The Catcher in the Rye

This is an abridged version of an article by Tracey Clarke published in Issue 9 of Your Memento.

First published in 1951, JD Salinger’s classic novel about teenage angst and rebellion had been freely circulating in Australia for some years when a clerk of the Customs Literature Censorship Section seized an imported copy for review. Despite describing it as ‘extremely readable … and punctuated with humour, pathos and wise commentaries on our society’, he felt the novel contained enough ‘indelicate, indecent and almost blasphemous references’ to be considered a prohibited import.

Cover of The Catcher in the Rye

Cover of The Catcher in the Rye, 1953 edition published by Signet Books.
NAA: C3059, The Catcher in the Rye

Without referring it to the Literature Censorship Board, which was established in the 1930s to provide expertise on works of literary or scholarly merit, the Customs Department added the novel to the list of banned books on 21 August 1956.

Although prohibited in Australia, The Catcher in the Rye was respected around the world. The United States Ambassador even donated copies to foreign governments as an example of his country’s literature. When a copy of the book was seized from the Parliamentary Library in September 1957, the press declared the ban a national embarrassment and widely criticised the censorship regime.

On 20 September 1957 the Sydney Morning Herald reported that ‘this country has one of the most arbitrary – and perhaps one of the most inefficient – systems of book censorship in the world’. An editorial published the next day proclaimed:

The Customs Department can ban a book on its own initiative. The ban may (but need not) be reviewed by the Commonwealth Literature Censorship Board; after that, by a one-man appeal board; and, finally, by the Minister for Trade and Customs (who is not, however, obliged to follow anybody’s advice) … Commonwealth censorship is superfluous, and should be abolished.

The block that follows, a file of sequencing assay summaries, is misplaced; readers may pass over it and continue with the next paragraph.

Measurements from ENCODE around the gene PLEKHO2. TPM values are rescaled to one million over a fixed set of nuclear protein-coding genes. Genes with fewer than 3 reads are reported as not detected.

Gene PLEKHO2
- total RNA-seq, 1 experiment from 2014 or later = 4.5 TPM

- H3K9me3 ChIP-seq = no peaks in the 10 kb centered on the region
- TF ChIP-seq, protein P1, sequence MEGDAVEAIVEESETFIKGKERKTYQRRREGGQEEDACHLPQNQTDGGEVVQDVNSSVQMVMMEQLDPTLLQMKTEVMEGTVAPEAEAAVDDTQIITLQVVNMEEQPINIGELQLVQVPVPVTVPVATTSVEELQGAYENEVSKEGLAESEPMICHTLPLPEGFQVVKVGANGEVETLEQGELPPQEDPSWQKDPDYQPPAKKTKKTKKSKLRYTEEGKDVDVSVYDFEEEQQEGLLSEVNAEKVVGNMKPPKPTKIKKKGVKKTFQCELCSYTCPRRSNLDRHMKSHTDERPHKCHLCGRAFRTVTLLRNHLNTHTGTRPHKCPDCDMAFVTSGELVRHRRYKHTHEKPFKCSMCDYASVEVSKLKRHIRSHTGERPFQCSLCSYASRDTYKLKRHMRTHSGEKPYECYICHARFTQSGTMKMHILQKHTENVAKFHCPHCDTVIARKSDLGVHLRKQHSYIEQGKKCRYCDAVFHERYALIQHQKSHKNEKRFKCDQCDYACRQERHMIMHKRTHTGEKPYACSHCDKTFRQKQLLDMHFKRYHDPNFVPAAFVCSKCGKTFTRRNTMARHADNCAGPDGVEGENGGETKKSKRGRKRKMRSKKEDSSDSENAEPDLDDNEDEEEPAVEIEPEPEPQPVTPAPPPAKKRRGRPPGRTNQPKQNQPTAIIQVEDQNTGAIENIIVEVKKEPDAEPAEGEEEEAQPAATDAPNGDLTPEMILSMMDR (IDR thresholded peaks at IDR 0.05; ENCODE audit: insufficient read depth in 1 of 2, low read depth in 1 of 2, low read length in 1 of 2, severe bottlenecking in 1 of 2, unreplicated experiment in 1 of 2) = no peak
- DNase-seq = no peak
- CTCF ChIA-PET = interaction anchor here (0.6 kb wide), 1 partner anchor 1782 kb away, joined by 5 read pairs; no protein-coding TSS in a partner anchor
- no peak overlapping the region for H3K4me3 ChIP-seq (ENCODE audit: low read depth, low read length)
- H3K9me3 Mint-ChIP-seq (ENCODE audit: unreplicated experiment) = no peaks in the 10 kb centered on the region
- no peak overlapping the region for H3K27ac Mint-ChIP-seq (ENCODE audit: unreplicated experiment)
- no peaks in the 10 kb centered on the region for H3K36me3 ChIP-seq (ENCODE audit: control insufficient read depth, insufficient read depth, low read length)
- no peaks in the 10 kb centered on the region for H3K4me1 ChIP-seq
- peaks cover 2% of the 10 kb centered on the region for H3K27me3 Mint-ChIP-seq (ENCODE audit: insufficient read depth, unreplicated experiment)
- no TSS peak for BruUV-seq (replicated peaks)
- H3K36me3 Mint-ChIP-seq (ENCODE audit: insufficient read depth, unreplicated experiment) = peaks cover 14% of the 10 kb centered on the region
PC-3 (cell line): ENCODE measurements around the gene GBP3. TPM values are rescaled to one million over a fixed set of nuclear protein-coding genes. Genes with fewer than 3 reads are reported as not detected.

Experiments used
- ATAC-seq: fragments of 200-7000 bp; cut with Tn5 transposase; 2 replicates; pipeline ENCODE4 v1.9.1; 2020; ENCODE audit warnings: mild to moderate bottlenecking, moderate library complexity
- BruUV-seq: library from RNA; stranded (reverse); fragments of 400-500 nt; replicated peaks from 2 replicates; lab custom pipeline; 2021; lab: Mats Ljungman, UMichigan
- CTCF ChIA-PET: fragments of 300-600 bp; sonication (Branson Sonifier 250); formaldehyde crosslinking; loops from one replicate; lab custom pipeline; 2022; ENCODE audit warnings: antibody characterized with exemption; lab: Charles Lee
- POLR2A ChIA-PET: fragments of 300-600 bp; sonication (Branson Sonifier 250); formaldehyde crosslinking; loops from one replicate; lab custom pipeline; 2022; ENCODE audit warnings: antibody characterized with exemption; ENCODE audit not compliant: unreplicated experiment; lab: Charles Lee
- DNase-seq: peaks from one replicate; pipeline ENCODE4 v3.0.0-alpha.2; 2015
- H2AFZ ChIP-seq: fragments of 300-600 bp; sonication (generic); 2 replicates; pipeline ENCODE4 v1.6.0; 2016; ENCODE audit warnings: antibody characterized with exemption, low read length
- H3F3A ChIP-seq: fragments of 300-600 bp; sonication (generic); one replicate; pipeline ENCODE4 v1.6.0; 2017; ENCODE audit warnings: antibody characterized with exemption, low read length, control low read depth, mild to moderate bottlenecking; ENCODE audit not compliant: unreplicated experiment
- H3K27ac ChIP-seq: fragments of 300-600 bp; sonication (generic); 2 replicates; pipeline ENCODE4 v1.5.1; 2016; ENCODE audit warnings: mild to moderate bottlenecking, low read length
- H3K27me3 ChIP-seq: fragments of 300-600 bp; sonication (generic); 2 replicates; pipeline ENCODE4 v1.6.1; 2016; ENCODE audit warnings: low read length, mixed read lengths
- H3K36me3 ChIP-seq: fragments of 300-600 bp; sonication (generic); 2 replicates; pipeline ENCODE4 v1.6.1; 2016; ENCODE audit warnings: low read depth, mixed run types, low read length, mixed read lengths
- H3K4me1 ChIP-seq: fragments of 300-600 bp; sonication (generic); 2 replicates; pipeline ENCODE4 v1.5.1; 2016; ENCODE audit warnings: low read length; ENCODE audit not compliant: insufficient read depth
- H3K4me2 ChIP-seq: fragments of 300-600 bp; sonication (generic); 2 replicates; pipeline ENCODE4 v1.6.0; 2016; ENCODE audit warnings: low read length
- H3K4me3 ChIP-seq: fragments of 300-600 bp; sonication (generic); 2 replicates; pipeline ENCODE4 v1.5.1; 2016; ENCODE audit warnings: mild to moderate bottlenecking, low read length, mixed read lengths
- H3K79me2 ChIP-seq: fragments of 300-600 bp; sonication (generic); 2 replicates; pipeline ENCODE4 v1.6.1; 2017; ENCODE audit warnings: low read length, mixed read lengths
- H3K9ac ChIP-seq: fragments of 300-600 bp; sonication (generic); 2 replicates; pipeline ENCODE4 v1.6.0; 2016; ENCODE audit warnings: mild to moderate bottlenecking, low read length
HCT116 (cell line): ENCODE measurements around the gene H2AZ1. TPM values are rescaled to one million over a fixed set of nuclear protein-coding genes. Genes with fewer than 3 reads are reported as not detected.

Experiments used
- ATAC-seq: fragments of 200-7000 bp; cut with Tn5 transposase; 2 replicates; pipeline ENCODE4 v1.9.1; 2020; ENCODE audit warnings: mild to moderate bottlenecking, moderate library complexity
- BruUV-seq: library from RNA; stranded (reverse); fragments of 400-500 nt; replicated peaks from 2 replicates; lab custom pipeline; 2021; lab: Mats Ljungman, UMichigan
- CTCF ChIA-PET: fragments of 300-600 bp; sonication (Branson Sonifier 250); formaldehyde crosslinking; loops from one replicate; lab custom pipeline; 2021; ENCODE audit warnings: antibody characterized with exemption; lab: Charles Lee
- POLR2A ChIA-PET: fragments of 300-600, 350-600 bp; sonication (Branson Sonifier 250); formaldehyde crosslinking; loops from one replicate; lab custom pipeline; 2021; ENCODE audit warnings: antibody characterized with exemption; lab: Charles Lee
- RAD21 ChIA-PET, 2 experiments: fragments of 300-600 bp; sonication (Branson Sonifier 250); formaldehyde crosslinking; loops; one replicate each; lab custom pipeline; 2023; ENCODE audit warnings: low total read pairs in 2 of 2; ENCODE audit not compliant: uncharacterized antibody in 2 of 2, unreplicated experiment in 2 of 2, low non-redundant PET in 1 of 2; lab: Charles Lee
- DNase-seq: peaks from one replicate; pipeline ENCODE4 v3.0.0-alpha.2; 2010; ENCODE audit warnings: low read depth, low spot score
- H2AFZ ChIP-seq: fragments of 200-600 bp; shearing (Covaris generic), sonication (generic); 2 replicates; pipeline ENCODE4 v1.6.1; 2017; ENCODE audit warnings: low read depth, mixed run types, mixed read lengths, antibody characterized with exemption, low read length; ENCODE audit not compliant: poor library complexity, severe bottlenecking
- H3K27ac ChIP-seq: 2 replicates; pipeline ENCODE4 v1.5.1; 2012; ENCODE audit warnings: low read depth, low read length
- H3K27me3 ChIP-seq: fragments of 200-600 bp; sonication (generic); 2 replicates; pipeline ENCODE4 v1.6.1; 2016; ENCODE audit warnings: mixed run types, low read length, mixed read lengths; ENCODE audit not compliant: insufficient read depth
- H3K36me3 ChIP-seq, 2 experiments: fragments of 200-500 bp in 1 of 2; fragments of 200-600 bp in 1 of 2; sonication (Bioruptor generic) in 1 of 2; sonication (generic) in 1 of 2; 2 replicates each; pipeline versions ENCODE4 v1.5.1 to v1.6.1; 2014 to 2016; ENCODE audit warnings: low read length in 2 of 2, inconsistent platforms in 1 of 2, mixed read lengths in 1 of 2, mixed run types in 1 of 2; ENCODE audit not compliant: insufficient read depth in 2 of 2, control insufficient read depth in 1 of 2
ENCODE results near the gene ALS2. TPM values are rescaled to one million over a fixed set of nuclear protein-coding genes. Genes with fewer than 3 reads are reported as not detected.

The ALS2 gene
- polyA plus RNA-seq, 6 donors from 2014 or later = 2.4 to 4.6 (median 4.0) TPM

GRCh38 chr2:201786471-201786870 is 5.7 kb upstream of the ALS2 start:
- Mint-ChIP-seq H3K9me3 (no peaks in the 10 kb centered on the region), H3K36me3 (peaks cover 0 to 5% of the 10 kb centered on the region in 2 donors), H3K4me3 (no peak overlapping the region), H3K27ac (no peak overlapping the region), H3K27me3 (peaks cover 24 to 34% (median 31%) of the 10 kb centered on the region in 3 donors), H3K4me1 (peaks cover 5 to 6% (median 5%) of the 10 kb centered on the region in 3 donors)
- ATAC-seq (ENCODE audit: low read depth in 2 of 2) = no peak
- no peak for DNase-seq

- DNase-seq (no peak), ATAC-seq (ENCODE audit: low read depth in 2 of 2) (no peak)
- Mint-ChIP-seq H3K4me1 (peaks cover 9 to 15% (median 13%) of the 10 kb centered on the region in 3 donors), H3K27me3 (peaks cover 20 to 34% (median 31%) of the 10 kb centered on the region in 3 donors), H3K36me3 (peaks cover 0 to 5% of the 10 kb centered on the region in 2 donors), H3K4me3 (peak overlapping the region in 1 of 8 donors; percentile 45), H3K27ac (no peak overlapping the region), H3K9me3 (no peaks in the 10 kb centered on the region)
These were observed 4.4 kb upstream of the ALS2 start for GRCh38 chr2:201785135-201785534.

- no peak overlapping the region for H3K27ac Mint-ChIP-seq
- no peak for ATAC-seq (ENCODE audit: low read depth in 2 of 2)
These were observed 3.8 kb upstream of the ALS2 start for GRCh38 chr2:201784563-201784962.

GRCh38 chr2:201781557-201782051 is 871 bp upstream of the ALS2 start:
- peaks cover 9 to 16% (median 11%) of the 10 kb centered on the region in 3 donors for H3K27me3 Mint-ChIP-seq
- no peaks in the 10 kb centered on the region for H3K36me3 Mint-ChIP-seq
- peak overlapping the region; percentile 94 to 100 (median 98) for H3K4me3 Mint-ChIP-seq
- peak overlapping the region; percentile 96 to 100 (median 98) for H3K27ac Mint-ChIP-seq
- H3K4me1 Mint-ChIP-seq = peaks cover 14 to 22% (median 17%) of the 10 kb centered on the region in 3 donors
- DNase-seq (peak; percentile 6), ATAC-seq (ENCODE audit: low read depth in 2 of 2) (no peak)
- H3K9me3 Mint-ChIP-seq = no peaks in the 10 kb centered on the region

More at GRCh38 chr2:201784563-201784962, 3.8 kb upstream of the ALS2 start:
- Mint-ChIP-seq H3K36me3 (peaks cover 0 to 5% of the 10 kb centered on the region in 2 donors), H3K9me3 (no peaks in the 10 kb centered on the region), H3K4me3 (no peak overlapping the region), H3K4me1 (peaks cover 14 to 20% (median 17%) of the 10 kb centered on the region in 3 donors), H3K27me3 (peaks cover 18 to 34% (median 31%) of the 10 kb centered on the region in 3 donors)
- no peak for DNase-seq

Letter from EC Harris Publishers

Only months before the ban on ‘The Catcher in the Rye’ was lifted, the book’s publisher made an unsuccessful appeal to have their expurgated edition of the book released.
NAA: B13, 1957/10559

When the Literature Censorship Board reviewed Salinger’s novel in October it had ‘no hesitation’ in recommending release.

Shortly after, Customs Minister Denham Henty announced that the list of banned books would be reviewed by the Literature Censorship Board, and that these reviews would occur every five years. All literary works were to be forwarded to the Board and the list of banned literary and scholarly works was made public for the first time.

Following the 1958 review, the banned list was reduced to 178 titles. Determined protest from book importers and anti-censorship groups, as well as a change in the attitudes of key Customs personnel, contributed to a more relaxed policy. The introduction of R-ratings for books in the early 1970s saw the end of effective literary censorship in Australia. By December 1973, no books were on the banned list.

Next month we will take you back to the banning of JM Harcourt’s Upsurge in 1934. Described as one of the most radical Australian books written during the interwar years, Upsurge was the first novel to be regarded as both obscene and seditious by the censors.